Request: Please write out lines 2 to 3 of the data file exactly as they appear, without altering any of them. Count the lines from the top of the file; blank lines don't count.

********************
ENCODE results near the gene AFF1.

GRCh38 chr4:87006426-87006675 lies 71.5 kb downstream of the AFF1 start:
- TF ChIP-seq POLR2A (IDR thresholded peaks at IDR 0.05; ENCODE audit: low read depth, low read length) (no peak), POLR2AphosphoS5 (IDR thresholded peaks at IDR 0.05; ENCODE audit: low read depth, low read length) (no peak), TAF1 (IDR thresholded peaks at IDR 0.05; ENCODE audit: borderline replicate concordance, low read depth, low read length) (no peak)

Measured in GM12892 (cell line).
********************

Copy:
GRCh38 chr4:87006426-87006675 lies 71.5 kb downstream of the AFF1 start:
- TF ChIP-seq POLR2A (IDR thresholded peaks at IDR 0.05; ENCODE audit: low read depth, low read length) (no peak), POLR2AphosphoS5 (IDR thresholded peaks at IDR 0.05; ENCODE audit: low read depth, low read length) (no peak), TAF1 (IDR thresholded peaks at IDR 0.05; ENCODE audit: borderline replicate concordance, low read depth, low read length) (no peak)